As we mark the UN’s International Day for the Preservation of the Ozone Layer, we can’t afford to be complacent – the ‘hole’ discovered in the ozone layer above the Antarctic during the 1980s is still there and challenges, both old and new, continue to threaten the recovery of our planet’s invisible shield against ultraviolet rays.
Today is World Ozone Day and, like many of our colleagues around the world, we are taking this opportunity to celebrate the success of the Vienna Convention for the Protection of the Ozone Layer and its protocol, the Montreal Protocol on Substances that Deplete the Ozone Layer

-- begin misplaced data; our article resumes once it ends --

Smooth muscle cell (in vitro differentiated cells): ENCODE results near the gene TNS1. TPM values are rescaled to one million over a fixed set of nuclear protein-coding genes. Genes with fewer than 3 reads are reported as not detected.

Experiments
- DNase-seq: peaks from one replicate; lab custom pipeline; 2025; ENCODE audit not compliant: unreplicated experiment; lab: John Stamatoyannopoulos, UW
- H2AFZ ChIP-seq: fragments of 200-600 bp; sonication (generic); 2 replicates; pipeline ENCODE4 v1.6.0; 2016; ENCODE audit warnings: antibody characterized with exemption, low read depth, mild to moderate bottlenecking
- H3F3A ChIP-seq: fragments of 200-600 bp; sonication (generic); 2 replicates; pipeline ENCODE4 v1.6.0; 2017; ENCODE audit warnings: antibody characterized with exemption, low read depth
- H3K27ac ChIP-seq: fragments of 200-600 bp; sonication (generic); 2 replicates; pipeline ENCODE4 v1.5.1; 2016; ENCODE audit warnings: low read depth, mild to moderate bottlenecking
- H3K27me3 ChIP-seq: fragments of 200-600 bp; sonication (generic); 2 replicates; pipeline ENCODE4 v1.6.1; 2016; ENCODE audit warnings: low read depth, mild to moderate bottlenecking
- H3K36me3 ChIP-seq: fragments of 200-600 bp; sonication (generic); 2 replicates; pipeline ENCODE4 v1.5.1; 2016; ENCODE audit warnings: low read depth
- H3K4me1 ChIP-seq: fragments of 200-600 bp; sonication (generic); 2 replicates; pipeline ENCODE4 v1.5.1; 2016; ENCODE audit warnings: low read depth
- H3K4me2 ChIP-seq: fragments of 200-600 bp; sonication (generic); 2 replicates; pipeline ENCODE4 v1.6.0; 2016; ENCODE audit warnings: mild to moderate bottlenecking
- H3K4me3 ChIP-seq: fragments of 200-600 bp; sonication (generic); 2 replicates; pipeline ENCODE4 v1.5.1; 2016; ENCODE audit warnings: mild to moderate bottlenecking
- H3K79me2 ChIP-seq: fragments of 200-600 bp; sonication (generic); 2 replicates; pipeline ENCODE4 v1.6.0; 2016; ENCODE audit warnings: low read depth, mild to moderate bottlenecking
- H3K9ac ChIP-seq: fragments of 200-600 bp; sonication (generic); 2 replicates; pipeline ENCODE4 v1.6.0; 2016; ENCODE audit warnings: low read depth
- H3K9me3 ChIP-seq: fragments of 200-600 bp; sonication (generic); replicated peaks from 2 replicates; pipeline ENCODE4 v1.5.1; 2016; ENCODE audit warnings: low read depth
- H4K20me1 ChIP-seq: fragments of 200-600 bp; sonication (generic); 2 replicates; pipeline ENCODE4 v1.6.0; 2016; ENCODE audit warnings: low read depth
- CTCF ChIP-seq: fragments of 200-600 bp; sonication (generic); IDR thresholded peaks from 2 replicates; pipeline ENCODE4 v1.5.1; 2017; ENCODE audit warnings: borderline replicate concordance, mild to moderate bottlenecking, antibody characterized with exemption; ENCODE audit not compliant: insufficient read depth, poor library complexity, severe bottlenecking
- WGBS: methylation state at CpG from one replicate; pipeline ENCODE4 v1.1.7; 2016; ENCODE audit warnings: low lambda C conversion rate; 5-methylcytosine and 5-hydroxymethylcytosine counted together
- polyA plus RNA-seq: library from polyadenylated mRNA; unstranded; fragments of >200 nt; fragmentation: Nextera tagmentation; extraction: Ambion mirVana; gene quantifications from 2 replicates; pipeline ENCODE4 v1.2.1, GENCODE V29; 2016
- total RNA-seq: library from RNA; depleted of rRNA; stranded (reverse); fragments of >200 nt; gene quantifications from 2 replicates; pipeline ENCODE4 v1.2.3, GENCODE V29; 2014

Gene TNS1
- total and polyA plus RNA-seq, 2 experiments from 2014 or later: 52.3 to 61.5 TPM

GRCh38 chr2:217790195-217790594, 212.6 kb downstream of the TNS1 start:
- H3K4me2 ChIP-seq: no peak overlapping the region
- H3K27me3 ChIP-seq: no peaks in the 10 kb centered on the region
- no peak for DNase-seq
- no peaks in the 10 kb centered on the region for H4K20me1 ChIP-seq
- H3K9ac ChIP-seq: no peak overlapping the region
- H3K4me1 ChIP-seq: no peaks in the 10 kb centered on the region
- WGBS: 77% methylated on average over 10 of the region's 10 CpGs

To celebrate World Ozone Day, our Climate Campaigner, Sophie Geoghegan, discusses the success of the Montreal Protocol in protecting the ozone layer by phasing out ozone-depleting substances (ODS) as well as remaining challenges including shifting to climate-friendly cooling and phasing down production of HFC
When EIA was created in 1984, its founders had a clear vision to create a nimble organisation which could pioneer a new, powerful campaigning approach based on field investigations to obtain documented evidence of crimes against nature, which could be used for positive change
While the date might not have been pinned to your fridge door, it’s probably affected the way the fridge operates. In fact, the discovery of the ozone hole in 1984 and the subsequent introduction of ozone-friendly alternatives in the years that followed did more than just alter the way we cooled our food and our homes